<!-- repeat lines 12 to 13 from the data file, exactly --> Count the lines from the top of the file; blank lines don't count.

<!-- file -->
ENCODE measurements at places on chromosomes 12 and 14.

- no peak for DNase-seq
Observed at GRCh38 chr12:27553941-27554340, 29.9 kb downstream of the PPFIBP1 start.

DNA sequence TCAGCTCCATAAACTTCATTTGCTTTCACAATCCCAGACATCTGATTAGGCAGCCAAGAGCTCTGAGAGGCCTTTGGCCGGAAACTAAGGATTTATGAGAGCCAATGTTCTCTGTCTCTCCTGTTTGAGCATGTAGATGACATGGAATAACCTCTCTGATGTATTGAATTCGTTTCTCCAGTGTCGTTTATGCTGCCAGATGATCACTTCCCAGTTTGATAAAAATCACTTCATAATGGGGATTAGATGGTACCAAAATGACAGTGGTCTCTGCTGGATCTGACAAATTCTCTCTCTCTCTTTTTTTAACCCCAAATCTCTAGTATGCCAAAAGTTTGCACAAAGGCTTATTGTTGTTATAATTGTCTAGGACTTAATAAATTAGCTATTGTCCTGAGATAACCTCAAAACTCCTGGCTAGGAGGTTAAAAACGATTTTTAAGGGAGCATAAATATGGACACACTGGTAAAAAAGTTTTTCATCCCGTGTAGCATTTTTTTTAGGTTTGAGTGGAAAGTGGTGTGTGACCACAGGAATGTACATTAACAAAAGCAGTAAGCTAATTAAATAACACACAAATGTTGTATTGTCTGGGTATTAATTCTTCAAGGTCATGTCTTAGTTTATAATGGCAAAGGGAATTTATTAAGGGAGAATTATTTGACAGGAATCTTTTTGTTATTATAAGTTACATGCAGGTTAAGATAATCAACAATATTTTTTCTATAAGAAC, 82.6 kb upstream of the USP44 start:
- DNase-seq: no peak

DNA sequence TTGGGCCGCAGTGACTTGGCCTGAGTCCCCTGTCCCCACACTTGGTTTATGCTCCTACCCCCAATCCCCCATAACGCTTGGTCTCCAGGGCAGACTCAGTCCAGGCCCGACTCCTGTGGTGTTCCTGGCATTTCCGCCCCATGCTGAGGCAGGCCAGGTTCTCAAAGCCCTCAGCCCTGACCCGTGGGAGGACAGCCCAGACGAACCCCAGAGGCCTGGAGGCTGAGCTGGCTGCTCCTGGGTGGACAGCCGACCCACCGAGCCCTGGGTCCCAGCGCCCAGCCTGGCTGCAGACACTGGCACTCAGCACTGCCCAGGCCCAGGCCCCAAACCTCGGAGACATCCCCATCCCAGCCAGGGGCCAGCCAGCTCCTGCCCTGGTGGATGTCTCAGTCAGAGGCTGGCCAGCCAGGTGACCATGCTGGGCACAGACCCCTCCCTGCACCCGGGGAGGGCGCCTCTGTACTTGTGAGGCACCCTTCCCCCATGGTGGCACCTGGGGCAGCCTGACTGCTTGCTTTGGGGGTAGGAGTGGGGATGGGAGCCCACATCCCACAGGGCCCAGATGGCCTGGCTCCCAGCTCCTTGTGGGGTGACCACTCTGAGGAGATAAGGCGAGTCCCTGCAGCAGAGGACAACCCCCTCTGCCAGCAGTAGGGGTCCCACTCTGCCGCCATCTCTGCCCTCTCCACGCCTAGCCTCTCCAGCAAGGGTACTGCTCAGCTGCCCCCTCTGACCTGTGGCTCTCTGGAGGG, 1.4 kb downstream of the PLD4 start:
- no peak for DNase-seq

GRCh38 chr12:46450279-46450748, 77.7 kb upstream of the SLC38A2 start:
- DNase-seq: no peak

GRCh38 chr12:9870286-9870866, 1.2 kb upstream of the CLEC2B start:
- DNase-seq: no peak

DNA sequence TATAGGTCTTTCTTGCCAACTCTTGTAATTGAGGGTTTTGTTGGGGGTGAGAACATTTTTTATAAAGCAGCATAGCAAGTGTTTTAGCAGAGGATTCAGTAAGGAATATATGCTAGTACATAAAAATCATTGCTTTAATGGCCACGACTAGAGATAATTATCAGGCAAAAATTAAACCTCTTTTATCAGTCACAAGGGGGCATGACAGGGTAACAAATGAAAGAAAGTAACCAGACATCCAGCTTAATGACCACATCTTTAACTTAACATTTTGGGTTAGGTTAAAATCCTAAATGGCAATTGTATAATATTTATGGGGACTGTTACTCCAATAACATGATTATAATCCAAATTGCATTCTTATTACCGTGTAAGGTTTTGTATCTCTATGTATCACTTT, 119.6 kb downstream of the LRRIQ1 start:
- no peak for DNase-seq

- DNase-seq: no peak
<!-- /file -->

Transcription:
DNA sequence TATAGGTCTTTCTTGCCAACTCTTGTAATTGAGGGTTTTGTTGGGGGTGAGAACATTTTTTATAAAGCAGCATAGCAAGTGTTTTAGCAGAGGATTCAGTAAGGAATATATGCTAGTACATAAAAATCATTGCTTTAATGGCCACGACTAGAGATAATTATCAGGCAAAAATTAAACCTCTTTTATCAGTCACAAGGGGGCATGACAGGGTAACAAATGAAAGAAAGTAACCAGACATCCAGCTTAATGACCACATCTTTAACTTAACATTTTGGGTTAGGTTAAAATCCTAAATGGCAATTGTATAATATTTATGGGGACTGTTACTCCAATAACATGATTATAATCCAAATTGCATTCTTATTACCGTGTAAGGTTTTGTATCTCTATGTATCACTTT, 119.6 kb downstream of the LRRIQ1 start:
- no peak for DNase-seq